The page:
And of course the reality is infinitely more complicated than that. There’s no reason to locate one’s self at a vertex of the tesseract, rather than somewhere in the interior; yes, Virginia, there are bisexuals. And indeed there are asexuals and pansexuals and countless other variations. Even before I open my T-shirt store, the Gender Tesseract is hopelessly out of date. (Perhaps we should think of functions defined on the tesseract, rather than simply points within it.) As a member of the most boring, socially normative category, I try to keep in mind that I’m not an expert on other people’s sexuality and identity, and listen to what they have to say rather than telling them how to behave.
Which is tricky, because society loves telling you how to behave. Sometimes explicitly, sometimes indirectly. The most powerful indirect tool society has is language.
The idea of a unique gender binary — men, women, no other categories — is built into English and many other languages. Women are “she,” men are “he,” and there aren’t any other possibilities. Perhaps you don’t know whether a person you are talking about is male or female, in which case society has a rule for you: assume they are male, and refer to them as “he.”
That last one is actually pretty easy to fix. For a long time now, many people have used “they” as a singular pronoun in cases where the person being referred to is of unknown gender. I started using it years ago, and it works fine. (Following in the footsteps here of Shakespeare and Jane Austen, so I’m not exactly a trailblazer.) But what about when you know exactly who you are talking about, and that person doesn’t want to accept a simplistic gender binary?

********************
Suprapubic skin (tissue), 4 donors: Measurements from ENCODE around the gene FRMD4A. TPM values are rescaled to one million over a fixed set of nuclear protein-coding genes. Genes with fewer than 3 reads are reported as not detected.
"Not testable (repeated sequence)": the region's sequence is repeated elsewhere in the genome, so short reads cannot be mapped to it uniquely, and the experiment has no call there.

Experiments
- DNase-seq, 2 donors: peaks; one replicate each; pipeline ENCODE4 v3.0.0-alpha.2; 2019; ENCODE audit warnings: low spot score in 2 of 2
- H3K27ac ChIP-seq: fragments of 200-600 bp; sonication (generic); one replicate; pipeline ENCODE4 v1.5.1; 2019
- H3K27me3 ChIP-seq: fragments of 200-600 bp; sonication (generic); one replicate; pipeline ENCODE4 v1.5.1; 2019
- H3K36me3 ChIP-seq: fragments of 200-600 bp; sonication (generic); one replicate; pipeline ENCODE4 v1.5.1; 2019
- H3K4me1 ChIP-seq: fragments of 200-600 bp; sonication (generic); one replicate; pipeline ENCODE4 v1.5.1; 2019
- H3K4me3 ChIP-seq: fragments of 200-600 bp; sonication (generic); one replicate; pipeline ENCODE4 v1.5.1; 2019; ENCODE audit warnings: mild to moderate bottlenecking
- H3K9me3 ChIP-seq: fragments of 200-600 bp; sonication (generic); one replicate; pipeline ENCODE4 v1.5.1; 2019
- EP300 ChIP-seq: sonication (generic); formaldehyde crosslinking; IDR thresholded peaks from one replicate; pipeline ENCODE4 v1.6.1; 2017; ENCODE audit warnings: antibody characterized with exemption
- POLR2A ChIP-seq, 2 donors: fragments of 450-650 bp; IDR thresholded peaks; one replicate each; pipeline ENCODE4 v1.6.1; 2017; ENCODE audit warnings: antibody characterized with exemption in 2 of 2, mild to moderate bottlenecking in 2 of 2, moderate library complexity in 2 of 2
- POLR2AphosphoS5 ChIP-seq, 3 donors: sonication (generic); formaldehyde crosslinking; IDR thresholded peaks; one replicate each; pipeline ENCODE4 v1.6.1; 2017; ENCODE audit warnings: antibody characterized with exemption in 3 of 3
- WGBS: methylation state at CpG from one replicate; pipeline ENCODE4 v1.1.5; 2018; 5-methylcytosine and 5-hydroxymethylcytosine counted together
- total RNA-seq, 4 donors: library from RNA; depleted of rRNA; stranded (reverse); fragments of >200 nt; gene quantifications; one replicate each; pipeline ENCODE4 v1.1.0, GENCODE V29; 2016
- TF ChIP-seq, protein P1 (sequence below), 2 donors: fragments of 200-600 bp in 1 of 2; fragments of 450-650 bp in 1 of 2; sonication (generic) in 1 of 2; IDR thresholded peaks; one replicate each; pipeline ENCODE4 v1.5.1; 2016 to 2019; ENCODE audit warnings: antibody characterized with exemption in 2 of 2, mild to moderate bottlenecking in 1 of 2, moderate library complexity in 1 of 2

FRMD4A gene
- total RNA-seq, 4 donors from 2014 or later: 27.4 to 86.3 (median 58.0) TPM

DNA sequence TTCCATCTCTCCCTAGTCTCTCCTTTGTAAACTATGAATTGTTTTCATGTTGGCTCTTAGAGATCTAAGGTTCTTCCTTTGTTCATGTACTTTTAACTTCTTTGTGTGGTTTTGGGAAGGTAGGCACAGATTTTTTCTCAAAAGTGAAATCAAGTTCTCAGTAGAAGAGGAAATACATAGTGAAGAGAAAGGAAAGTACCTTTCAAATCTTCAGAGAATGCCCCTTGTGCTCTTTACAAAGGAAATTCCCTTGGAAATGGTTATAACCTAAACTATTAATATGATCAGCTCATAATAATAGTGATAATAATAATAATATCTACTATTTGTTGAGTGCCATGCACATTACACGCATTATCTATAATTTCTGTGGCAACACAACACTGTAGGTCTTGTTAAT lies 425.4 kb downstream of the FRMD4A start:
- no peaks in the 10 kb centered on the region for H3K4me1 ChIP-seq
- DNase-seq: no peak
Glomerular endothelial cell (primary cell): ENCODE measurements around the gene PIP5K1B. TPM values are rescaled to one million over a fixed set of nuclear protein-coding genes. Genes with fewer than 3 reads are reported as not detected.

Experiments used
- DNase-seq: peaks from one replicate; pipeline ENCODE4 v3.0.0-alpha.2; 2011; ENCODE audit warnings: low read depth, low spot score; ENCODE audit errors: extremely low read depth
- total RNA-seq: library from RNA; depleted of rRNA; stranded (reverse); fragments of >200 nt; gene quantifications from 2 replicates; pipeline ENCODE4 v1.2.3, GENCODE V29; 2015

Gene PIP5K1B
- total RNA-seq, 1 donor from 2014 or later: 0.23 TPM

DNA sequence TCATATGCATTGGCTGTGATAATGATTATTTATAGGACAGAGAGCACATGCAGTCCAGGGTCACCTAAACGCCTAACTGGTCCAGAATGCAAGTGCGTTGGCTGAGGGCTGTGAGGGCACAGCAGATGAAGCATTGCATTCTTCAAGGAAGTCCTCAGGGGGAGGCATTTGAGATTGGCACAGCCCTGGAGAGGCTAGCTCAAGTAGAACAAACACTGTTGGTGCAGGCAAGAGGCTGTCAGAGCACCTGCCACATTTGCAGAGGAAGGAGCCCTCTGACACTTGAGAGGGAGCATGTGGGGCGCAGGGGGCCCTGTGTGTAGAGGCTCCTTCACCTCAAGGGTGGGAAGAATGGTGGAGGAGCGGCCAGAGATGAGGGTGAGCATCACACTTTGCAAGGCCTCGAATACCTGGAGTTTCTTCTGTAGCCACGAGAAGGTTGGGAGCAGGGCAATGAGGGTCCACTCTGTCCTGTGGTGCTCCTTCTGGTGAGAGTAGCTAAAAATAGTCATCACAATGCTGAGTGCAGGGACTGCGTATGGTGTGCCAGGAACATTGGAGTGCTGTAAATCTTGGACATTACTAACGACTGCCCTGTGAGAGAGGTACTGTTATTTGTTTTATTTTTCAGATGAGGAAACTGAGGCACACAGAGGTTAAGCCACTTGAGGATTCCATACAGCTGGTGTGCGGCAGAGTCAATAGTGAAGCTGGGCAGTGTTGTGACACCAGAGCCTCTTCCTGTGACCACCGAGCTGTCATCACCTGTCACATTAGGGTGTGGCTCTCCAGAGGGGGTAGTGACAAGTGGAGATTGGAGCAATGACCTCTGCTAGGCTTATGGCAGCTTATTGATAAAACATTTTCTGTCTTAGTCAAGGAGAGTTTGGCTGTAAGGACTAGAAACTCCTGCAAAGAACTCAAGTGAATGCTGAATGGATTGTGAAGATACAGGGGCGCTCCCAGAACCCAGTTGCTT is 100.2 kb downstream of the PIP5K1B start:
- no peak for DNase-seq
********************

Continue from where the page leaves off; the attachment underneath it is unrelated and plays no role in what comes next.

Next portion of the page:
Thus the quest for gender-neutral pronouns. This is a very tricky subject, as language always is — especially for something so anarchic as English, where there isn’t any central governing body that lays down the law. In English, anyone is allowed to just make up words, so people certainly have. One choice that is popular in the transgender community is to substitute ze for he/she and zir (pronounced “zeer”) for him/his/her. These neologisms can seem strained at first use, but there’s a chance they will catch on and eventually seem perfectly natural. I was intrigued (and pleased) to learn that some college kids are pushing the idea forward. We’ll see how it goes.
Rod Dreher, author of the American Conservative piece, was less pleased. It is in the nature of conservatism to resist change, so that shouldn’t come as much of surprise. What’s depressing is the sheer lazy stupidity of the “critique.” Actually there’s not much critique at all — Dreher merely points at something he doesn’t understand, and kind of giggles uncomfortably. He labels the students “deeply confused people,” and the sum of his counterargument is one word: “Honestly?”
Yes, honestly. Language matters, and matching how we speak about people to how they think about themselves is an important part of human dignity. I don’t know what the best linguistic solution is for the knotty realities of human gender and sexuality, but I welcome the attempts to do better. Perfect equality has not yet been achieved, but I like to think we’re moving in a good direction.